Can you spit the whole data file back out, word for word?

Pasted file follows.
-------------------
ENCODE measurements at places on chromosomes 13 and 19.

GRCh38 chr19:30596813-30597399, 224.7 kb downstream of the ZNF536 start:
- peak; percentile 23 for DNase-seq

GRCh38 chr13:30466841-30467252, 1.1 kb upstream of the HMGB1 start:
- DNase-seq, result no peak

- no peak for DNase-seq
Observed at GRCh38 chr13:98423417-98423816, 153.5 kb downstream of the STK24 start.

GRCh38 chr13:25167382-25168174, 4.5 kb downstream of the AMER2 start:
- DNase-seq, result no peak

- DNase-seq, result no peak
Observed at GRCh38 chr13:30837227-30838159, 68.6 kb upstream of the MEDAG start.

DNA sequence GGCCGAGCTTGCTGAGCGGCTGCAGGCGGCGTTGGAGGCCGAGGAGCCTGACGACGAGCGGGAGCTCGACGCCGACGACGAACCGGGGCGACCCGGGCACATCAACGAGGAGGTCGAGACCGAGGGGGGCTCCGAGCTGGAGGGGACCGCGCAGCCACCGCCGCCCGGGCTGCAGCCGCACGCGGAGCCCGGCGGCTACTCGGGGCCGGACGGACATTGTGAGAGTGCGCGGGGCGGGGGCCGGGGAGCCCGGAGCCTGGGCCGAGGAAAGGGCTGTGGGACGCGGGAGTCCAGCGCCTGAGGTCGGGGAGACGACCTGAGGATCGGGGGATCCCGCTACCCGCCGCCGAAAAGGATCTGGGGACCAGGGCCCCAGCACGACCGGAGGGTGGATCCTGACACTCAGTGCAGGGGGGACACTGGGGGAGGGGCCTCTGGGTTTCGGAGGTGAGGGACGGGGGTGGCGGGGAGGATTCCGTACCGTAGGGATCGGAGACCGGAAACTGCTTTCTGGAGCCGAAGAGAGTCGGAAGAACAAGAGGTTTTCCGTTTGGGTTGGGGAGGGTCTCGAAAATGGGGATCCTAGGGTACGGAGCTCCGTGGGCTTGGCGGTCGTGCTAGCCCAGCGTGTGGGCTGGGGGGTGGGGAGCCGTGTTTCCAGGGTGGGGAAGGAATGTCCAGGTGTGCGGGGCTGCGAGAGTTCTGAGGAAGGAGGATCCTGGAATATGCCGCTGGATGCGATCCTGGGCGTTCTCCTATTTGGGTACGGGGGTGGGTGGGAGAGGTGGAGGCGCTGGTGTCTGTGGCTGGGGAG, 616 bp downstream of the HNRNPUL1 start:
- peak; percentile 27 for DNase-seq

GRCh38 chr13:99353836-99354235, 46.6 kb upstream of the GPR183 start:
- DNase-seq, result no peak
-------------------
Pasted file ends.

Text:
ENCODE measurements at places on chromosomes 13 and 19.

GRCh38 chr19:30596813-30597399, 224.7 kb downstream of the ZNF536 start:
- peak; percentile 23 for DNase-seq

GRCh38 chr13:30466841-30467252, 1.1 kb upstream of the HMGB1 start:
- DNase-seq, result no peak

- no peak for DNase-seq
Observed at GRCh38 chr13:98423417-98423816, 153.5 kb downstream of the STK24 start.

GRCh38 chr13:25167382-25168174, 4.5 kb downstream of the AMER2 start:
- DNase-seq, result no peak

- DNase-seq, result no peak
Observed at GRCh38 chr13:30837227-30838159, 68.6 kb upstream of the MEDAG start.

DNA sequence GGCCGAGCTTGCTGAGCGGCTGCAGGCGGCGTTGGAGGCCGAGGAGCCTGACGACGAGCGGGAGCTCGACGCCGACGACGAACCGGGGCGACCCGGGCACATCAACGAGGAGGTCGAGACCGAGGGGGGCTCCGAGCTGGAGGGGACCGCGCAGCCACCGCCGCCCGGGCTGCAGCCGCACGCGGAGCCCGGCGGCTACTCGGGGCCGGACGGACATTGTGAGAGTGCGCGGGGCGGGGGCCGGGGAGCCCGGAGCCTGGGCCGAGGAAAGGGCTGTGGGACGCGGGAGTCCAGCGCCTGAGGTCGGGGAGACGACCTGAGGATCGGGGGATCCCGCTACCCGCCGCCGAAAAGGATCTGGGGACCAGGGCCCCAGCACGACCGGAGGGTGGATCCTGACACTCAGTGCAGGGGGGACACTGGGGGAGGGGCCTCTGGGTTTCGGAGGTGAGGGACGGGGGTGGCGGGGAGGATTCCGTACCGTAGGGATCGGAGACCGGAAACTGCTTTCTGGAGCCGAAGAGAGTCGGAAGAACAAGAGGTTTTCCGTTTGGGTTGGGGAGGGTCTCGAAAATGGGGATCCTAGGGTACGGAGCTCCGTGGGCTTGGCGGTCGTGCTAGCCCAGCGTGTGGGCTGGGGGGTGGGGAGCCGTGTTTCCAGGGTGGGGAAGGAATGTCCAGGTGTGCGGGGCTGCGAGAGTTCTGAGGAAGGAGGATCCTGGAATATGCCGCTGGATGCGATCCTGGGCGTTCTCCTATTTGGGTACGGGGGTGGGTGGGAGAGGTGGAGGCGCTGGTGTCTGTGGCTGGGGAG, 616 bp downstream of the HNRNPUL1 start:
- peak; percentile 27 for DNase-seq

GRCh38 chr13:99353836-99354235, 46.6 kb upstream of the GPR183 start:
- DNase-seq, result no peak